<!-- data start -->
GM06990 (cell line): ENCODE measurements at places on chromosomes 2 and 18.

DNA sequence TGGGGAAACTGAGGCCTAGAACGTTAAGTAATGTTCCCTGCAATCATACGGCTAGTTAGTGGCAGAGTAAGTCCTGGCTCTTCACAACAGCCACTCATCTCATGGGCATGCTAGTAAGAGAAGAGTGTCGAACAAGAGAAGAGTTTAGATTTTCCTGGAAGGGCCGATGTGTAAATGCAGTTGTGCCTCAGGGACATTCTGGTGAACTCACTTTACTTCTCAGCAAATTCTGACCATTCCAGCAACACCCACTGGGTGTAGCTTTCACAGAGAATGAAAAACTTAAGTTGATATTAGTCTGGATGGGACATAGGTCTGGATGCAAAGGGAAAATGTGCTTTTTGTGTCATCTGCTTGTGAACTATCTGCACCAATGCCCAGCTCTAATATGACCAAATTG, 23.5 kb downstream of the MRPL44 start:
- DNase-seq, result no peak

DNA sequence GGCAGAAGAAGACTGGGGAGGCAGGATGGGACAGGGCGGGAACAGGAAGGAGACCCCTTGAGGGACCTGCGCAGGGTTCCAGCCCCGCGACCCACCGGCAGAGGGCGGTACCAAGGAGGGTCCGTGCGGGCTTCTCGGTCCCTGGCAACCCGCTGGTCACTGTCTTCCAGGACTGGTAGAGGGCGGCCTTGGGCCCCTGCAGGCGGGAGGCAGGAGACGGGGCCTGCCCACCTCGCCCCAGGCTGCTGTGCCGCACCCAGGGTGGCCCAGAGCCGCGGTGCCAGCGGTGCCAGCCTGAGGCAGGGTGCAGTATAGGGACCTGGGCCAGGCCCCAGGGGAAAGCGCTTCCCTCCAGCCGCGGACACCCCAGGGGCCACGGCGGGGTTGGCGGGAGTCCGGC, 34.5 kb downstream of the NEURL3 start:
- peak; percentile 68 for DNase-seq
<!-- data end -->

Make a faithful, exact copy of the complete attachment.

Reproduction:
GM06990 (cell line): ENCODE measurements at places on chromosomes 2 and 18.

DNA sequence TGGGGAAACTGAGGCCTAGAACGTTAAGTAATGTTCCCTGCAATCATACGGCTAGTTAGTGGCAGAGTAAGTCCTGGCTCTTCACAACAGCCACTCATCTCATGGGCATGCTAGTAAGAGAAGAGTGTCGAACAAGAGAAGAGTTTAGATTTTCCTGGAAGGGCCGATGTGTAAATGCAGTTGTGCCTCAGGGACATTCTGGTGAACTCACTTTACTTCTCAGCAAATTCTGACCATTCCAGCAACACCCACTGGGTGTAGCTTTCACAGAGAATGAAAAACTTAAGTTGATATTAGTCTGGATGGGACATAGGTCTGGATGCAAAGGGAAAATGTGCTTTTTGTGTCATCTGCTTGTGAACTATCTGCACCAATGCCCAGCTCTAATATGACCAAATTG, 23.5 kb downstream of the MRPL44 start:
- DNase-seq, result no peak

DNA sequence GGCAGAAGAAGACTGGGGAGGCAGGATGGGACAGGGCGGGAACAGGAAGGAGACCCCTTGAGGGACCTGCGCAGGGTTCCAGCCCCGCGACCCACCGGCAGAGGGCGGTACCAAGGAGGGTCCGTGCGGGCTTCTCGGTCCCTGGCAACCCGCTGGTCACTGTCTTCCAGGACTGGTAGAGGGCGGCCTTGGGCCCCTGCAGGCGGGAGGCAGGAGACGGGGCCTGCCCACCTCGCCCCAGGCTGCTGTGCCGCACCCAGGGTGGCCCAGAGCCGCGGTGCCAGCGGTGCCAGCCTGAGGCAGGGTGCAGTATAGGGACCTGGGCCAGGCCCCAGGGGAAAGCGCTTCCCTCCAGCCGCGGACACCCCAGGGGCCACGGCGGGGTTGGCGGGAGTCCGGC, 34.5 kb downstream of the NEURL3 start:
- peak; percentile 68 for DNase-seq